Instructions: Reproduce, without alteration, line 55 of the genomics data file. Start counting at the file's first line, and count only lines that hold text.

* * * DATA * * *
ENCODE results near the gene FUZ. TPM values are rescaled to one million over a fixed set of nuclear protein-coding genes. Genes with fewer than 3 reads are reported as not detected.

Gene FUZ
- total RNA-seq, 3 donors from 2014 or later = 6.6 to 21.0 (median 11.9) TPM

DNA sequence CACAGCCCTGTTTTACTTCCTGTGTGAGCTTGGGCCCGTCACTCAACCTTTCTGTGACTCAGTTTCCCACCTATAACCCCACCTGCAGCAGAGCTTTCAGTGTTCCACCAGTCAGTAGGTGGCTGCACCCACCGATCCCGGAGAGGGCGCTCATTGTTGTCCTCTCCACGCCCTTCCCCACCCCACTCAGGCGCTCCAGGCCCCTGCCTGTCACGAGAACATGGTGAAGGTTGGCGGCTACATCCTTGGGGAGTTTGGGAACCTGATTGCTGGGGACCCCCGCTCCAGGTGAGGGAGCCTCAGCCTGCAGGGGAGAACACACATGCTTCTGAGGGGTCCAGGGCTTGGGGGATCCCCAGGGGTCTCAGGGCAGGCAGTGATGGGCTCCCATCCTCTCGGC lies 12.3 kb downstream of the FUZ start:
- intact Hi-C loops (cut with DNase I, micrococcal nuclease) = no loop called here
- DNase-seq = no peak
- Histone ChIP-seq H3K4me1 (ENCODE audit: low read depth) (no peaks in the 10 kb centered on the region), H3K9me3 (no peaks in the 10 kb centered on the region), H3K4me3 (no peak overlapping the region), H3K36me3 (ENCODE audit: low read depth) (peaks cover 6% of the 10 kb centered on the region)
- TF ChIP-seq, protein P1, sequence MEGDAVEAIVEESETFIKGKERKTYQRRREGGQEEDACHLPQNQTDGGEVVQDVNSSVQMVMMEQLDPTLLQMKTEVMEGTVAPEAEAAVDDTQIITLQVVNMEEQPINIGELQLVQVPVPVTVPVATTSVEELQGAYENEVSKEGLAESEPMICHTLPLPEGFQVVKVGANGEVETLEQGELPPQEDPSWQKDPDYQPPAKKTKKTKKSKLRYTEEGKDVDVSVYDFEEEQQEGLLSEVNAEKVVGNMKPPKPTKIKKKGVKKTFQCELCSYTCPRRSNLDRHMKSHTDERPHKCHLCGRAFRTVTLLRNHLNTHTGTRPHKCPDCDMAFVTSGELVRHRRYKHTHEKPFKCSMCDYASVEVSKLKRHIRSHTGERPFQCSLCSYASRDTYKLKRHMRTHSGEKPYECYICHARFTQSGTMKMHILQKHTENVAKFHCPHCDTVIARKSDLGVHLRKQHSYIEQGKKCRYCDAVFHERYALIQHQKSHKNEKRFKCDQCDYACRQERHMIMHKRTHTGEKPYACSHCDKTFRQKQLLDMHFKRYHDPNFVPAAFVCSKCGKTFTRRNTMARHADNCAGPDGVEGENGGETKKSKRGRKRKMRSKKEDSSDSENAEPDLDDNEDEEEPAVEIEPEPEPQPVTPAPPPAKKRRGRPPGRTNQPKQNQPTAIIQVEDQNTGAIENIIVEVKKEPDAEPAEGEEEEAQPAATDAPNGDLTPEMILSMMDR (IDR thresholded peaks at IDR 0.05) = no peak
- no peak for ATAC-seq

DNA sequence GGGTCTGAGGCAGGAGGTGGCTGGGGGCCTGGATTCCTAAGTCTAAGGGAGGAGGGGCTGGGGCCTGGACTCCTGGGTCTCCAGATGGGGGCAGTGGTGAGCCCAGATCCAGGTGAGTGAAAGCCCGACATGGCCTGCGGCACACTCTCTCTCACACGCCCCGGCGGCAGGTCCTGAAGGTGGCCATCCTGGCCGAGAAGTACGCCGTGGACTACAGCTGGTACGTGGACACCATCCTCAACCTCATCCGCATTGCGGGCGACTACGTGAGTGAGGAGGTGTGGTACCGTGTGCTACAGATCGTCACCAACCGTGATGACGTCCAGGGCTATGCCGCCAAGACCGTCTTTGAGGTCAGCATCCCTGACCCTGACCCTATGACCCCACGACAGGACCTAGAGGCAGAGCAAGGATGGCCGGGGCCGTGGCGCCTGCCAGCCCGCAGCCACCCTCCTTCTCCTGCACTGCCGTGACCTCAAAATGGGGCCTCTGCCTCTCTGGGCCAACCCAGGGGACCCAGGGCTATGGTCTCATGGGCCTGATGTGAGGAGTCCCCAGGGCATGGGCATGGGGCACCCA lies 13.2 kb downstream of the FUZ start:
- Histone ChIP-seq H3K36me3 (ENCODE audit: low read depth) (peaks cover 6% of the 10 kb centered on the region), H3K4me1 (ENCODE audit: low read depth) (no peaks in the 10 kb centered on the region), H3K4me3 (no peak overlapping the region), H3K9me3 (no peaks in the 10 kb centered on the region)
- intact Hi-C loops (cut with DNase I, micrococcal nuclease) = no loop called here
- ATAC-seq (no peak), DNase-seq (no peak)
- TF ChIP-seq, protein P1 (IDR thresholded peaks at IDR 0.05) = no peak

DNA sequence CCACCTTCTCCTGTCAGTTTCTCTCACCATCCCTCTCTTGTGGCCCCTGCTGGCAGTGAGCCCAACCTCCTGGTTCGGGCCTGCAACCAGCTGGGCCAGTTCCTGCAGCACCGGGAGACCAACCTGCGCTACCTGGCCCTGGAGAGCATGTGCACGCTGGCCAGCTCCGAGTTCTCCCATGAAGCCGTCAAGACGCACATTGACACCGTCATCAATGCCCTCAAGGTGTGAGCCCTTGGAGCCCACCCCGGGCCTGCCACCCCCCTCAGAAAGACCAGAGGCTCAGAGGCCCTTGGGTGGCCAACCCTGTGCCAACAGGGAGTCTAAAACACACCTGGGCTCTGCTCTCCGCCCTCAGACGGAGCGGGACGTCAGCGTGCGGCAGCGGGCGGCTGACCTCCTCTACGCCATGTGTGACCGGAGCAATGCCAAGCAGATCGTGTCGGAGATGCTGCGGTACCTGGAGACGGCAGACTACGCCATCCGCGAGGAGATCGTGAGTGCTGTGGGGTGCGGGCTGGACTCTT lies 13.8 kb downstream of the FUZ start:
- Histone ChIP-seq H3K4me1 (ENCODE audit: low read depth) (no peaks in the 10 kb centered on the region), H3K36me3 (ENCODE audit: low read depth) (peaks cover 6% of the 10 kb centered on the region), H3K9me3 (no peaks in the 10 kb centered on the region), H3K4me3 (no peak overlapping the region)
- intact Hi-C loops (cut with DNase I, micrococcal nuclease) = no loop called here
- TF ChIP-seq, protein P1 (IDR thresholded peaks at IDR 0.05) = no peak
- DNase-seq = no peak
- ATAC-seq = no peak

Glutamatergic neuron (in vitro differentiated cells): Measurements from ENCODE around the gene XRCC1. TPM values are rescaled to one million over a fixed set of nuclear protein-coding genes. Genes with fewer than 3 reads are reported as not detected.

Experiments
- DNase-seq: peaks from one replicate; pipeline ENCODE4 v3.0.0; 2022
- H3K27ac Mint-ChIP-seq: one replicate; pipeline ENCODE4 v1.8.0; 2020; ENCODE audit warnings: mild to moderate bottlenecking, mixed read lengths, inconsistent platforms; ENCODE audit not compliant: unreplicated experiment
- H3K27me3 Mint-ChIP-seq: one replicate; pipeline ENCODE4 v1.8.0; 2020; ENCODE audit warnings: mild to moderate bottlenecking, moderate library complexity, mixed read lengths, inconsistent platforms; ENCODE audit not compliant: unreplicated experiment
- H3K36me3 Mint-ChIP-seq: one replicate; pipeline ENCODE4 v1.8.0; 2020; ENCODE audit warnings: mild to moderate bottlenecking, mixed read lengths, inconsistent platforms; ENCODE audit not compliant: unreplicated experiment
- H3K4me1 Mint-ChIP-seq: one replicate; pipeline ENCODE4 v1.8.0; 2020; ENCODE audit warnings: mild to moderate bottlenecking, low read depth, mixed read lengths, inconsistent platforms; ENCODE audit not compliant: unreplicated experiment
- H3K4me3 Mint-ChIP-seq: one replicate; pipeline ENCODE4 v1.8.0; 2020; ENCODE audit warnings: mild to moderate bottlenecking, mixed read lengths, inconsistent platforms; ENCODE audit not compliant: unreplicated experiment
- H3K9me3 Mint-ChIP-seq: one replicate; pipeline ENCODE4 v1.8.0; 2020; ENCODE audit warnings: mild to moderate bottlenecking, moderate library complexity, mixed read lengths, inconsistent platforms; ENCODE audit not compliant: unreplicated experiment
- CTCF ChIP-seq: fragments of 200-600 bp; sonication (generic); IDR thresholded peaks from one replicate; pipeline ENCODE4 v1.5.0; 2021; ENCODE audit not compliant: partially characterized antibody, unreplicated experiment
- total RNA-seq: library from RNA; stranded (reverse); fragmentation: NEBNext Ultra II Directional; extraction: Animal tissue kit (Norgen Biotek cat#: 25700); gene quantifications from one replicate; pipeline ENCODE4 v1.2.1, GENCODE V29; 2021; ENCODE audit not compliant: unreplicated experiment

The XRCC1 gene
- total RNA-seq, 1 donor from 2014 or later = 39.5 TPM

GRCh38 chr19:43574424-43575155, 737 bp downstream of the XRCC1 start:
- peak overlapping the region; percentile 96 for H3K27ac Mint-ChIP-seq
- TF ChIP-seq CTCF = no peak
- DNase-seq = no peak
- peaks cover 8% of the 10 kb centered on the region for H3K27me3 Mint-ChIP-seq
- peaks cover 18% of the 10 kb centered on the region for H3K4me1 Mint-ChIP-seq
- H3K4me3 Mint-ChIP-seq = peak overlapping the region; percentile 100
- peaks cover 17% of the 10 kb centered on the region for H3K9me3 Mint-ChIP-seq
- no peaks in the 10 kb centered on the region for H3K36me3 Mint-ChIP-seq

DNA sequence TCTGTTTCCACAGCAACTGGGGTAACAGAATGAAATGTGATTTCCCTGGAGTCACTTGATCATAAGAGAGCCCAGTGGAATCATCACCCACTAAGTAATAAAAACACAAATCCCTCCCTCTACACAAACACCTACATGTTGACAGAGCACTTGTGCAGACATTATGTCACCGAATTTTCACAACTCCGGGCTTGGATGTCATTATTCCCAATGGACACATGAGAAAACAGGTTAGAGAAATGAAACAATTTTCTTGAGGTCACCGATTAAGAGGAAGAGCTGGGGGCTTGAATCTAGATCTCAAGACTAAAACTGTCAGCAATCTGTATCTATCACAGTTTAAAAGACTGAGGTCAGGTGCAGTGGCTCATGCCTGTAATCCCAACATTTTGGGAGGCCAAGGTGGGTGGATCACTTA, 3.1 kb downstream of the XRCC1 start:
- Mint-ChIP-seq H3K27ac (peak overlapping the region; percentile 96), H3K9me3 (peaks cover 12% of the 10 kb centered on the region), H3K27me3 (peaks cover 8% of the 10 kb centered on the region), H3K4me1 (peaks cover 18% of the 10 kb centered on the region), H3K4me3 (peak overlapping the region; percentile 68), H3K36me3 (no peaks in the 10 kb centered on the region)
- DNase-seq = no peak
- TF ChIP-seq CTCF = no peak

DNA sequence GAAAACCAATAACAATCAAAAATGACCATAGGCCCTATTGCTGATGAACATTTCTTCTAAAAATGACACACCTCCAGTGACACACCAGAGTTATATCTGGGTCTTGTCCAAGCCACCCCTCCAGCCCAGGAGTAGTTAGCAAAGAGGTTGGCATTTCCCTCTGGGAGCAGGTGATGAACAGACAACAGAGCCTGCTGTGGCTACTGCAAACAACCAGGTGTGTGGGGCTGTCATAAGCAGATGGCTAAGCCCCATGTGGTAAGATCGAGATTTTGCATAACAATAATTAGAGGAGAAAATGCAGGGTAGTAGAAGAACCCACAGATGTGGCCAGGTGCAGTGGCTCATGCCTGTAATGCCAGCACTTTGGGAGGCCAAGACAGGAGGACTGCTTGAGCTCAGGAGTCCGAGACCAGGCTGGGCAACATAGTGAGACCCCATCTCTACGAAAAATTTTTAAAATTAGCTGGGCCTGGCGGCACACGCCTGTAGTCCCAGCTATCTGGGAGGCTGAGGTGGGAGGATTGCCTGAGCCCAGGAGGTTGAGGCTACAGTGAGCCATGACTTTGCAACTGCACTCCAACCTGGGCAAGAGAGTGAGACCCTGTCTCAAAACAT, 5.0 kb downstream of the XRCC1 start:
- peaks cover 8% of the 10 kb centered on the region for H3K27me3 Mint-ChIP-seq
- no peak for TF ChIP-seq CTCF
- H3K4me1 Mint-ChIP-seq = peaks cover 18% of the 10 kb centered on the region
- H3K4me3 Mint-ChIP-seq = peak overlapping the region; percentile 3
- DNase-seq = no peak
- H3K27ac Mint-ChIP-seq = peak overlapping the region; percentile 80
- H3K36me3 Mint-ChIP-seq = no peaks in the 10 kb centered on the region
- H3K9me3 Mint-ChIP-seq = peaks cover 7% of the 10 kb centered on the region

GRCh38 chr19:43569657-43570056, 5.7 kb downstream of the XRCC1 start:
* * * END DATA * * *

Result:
- H3K9me3 Mint-ChIP-seq = peaks cover 7% of the 10 kb centered on the region